Take the History Protest Outside

I don’t get the passion.

Recently, students in Tuscon, Arizona, protested at a school board meeting. The board members were considering the elimination of a Mexican-American history class that was offered as an alternative to U.S. history. The students took over the meeting and prevented the vote from happening.

Some board members opposed the continuation of this history class because they believed it promoted resentment between races or classes of people.  Or were these people misguided conservatives that refused to celebrate diversity?

I don’t have a problem with a basic educational curriculum. Cut the frills, teach basics, don’t underestimate the abilities of students. Most of all, provide students with the ability to learn outside the classroom.

Learning should not only take place between the months of September and June, between the hours of 8 a.m. and 3 p.m. What is stopping these kids from learning Mexican-American history, or any other subject, on their own?

Protest by expanding knowledge:

  • Create a community reading program. Select a book, advertise a community reading challenge, and form reading groups at various locations around the city: libraries, schools, homes, etc.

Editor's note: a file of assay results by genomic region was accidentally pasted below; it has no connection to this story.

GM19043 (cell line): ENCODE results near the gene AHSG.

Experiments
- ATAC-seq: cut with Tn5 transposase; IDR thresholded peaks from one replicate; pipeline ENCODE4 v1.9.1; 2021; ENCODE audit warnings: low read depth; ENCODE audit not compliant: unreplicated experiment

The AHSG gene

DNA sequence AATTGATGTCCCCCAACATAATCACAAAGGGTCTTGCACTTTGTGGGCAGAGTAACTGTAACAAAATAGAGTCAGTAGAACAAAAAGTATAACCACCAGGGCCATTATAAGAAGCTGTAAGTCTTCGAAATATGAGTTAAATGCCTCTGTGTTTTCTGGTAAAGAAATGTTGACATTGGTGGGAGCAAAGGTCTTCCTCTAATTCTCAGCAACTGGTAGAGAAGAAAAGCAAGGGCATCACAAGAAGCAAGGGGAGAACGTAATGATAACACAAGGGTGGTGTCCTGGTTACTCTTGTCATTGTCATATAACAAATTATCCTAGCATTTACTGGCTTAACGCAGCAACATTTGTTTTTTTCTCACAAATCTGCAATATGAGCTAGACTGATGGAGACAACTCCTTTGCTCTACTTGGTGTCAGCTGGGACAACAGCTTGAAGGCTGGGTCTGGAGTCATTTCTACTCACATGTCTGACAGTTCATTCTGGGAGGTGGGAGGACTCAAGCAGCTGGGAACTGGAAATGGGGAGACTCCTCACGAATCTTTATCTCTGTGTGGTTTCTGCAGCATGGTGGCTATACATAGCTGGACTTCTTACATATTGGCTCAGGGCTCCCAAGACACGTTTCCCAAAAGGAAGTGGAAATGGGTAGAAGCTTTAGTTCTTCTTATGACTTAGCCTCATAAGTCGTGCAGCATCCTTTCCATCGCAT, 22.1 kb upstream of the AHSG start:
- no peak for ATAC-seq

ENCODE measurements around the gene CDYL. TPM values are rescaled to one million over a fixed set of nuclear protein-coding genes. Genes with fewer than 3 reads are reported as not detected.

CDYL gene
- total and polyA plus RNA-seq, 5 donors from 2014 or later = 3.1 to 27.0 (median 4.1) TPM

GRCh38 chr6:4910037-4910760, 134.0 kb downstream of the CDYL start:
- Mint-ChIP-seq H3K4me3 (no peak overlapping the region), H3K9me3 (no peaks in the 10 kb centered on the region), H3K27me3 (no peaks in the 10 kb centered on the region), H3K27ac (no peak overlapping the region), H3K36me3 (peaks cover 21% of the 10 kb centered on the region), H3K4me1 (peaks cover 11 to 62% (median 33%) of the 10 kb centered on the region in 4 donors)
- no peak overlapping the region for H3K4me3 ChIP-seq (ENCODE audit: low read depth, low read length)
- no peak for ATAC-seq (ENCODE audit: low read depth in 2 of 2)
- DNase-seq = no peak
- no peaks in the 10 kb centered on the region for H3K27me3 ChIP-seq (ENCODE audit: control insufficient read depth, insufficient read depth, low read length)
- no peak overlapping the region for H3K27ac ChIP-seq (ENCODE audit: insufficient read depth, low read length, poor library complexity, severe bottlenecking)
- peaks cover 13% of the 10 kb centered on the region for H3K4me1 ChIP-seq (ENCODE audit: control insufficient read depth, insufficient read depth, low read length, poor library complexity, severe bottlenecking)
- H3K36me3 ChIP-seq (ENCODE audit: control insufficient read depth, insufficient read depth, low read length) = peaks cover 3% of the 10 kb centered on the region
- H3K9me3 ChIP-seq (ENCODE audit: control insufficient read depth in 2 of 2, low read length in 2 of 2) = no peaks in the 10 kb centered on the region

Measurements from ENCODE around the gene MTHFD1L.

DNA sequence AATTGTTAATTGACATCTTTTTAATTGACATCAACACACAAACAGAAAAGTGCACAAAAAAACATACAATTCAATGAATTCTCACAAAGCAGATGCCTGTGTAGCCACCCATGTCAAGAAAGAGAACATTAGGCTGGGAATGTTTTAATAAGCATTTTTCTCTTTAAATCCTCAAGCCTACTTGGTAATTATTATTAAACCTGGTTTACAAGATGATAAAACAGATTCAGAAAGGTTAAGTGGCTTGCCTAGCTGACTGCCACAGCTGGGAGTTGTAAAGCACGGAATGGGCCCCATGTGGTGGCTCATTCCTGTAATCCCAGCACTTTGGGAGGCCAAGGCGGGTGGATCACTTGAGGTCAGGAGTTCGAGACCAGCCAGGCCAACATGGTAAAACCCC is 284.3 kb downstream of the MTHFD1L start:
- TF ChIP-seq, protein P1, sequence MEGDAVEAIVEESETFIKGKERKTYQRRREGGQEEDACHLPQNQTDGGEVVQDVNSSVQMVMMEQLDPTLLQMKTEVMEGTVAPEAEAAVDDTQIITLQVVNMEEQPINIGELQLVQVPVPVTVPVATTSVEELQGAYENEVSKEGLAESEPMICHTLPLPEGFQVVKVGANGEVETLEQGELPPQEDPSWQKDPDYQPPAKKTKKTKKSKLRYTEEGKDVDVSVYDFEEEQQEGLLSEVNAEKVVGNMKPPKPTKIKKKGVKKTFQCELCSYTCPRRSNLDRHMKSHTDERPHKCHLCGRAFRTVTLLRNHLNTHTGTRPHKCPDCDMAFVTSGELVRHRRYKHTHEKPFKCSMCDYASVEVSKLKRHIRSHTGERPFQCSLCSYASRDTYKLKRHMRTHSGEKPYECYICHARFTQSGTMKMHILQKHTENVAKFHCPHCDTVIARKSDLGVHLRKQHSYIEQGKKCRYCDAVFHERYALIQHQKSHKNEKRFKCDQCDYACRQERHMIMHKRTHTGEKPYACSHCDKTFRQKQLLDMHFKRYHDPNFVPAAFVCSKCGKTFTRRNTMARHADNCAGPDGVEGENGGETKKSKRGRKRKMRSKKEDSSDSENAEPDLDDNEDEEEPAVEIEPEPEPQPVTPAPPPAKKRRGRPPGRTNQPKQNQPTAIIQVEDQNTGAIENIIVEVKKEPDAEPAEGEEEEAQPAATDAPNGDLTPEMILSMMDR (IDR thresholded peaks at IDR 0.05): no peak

• Challenge both friends and enemies to read about controversial historical interpretations. Share different viewpoints and perhaps discover common ground or a healthy disagreement.
  • Start an after school club devoted to any subject you wish to study in greater depth.
  • Temper that mainstream history class with self education.
When did someone place a quota on the number of books we can read, a quota on the kind of information that we can access? Shut up, study, and never stop. That’s the best way to protest limitations.
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2 responses to “Take the History Protest Outside

  1. A one-time social studies teacher, I have to agree with you and your many options/solutions. So many expect school to be all things to all people that everything is in danger of being too diluted.

    What a great opportunity for a club (with ALL being welcomed) or a special educational day/week of activities and speakers and suggested readings.

    Plus some level of recognition that the regular curriculum doesn’t need to be restricted to only the exploits of European male explorers. This can surely be done without still acknowledging their significant achievements.

    • Thank you for your comments. You are right, for good and bad, those European male explorers have been center stage a long time. Clearly there is room for others to share in the spotlight, and I can’t believe too many people can deny that today.

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